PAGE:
Years Standard deviation of earnings after taxes
Strip Mining 1-4 $360,000
Underground Mining 1-4 $324,000
In addition to the standard deviation of these reported earnings, engineering personnel estimated the standard deviation relating to the salvage value to be $300,000 for the strip mining facility and $135,000 for the underground mining equipment.
In reviewing the engineering department's work, John McPhee was quite pleased with the results. However, a question remained in his mind as to the soundness of employing the various discount rates, as suggested by Hughes. As an alternative to adjusting the discount rate for projects with dissimilar risks, he had been conducting informal discussions with top management trying to establish the relationship between the level of risk and the willingness of management to accept such uncertainty, as reflected by 'certainty-equivalent factors'. The results of these meetings are depicted in Exhibit 1 below.
Exhibit 1: Management's risk-return profile
Coefficient of variation (CV)* Certainty-equivalent factor
He felt that a better approach would be to adjust the cash flows by the appropriate certainty-equivalent factor and to discount these adjusted cash flows at the firm's cost of capital. However, Hughes is of the opinion that the risk-free rate, which is currently 6 per cent, would be more appropriate for such analysis.
At this point, the investigation has been temporarily halted until these outstanding questions have been resolved.
1) Consider the arguments of John McPhee and Tony Hughes regarding how the risk of these two projects should be measured and incorporated into the investment evaluation process. Are both of them technically correct in the methods they suggest to account for project risk, and which method of risk-adjustment do you think should be applied in evaluating the feasibility of these two projects?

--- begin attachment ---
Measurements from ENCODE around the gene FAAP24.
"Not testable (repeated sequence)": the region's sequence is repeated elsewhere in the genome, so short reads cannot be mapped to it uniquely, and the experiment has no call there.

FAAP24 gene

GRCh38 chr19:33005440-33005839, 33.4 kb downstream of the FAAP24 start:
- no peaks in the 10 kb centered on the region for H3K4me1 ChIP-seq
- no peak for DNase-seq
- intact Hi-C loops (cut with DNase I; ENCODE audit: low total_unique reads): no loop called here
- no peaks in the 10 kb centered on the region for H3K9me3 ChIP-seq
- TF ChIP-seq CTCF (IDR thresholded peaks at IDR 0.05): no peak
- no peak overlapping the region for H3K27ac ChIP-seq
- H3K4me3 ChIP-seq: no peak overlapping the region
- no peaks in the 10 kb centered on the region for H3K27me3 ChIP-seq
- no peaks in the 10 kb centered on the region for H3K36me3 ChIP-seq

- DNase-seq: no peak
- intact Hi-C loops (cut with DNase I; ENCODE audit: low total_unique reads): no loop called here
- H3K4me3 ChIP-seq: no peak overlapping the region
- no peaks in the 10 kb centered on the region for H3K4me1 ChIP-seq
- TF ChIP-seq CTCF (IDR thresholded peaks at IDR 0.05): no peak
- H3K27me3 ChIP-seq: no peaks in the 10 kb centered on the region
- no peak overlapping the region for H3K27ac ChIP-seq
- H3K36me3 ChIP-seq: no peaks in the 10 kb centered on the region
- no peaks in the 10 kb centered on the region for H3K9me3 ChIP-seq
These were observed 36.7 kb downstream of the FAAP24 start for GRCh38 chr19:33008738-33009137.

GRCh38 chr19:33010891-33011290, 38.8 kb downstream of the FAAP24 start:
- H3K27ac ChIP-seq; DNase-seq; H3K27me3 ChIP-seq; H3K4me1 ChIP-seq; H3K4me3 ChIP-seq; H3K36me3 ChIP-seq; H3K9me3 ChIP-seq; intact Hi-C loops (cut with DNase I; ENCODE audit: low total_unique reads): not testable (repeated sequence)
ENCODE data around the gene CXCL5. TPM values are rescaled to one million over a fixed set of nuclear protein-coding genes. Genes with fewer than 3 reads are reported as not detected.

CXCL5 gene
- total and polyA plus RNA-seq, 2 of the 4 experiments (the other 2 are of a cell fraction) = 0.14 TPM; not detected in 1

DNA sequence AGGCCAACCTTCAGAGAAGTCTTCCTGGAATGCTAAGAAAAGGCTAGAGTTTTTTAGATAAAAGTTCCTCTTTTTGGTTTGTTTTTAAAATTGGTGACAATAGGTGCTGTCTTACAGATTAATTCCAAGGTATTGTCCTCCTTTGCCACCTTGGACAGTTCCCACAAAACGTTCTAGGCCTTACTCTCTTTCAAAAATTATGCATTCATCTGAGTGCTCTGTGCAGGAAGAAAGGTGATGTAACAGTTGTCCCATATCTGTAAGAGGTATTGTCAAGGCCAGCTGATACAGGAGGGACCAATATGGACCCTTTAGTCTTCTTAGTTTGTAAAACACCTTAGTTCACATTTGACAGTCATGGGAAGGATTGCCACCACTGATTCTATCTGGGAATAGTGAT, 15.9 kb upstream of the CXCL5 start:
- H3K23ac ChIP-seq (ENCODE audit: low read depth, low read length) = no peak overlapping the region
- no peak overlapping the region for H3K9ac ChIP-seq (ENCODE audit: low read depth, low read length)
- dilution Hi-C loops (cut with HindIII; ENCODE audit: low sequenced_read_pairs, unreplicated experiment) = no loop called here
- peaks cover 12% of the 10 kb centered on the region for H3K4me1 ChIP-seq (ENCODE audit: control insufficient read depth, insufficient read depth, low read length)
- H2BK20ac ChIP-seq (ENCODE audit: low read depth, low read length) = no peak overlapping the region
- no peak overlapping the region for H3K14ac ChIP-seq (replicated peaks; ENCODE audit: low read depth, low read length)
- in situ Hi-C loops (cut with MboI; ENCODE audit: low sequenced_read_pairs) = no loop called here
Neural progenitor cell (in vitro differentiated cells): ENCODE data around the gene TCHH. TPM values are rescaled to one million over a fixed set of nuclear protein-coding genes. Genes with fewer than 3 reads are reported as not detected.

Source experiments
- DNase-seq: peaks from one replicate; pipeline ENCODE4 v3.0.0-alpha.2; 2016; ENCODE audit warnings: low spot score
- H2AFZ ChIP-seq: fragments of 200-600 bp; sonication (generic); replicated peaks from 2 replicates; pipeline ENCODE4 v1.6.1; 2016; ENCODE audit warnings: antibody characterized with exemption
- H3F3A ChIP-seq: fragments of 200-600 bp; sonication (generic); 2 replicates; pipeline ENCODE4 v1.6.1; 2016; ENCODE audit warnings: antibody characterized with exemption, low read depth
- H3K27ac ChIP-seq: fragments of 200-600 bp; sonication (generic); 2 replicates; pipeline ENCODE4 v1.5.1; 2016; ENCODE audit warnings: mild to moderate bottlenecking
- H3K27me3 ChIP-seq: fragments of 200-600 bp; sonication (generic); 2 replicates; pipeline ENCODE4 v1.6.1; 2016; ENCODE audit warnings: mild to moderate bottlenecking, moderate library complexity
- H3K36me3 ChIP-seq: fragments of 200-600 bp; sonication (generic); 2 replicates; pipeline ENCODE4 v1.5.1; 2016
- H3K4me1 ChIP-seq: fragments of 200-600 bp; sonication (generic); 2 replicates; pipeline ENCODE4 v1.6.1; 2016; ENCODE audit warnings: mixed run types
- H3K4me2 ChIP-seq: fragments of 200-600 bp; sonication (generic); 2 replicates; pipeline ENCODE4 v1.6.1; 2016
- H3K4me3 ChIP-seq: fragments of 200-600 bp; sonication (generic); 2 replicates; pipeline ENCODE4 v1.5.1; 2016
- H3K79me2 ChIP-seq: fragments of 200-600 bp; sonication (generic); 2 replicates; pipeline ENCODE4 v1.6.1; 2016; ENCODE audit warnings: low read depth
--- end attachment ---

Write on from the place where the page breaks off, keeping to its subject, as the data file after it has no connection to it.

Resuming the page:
2) Calculate the net present value for each investment employing (i) the certainty-equivalent approach and (ii) the risk-adjusted rate of return method. Assume that the company faces a marginal corporate tax rate of 30 per cent on earnings and other cash flows. Using these calculations, provide a recommendation to the company as to which project the firm should accept. If an inconsistency between the results of the various capital budgeting techniques does exist, explain the reason(s) Why.
3) Outline any other factors that you think the Australian Coal Exploration Company should consider prior to making its final decision on these projects, and whether, in your opinion, any of these factors warrant acceptance of one project over another, independent of financial concerns.
Consider the arguments of John McPhee and Tony Hughes regarding how the risk of these two projects should be measured and incorporated into the investment evaluation process. Are both of them technically correct in the methods they suggest to account for project risk, and which method of risk-adjustment do you think should be applied in evaluating the feasibility of these two projects?
Risk exists because of the inability of the decision-maker to make perfect forecasts. In formal terms, the risk associated with an investment may be defined as the variability that is likely to occur in the future returns from the investment.
Three broad categories of the events influencing the investment forecasts:
General economic conditions
The following are the advantages of the certainty equivalent cash flow approach
Reduce the forecasts of cash flows to some conservative levels.
The certainty?equivalent coefficient assumes a value between 0 and 1, and varies inversely with risk.
Decision-maker subjectively or objectively establishes the coefficients.
The certainty?equivalent coefficient can be determined as a relationship between the certain cash flows and the risky cash flows.
The following are the advantages of risk-adjusted discount rate method:
It is simple and can be easily understood.
It has a great deal of ...
This explains the risk analysis in capital budgeting using the certainty-equivalent approach and the risk-adjusted rate of return method with the help of case study.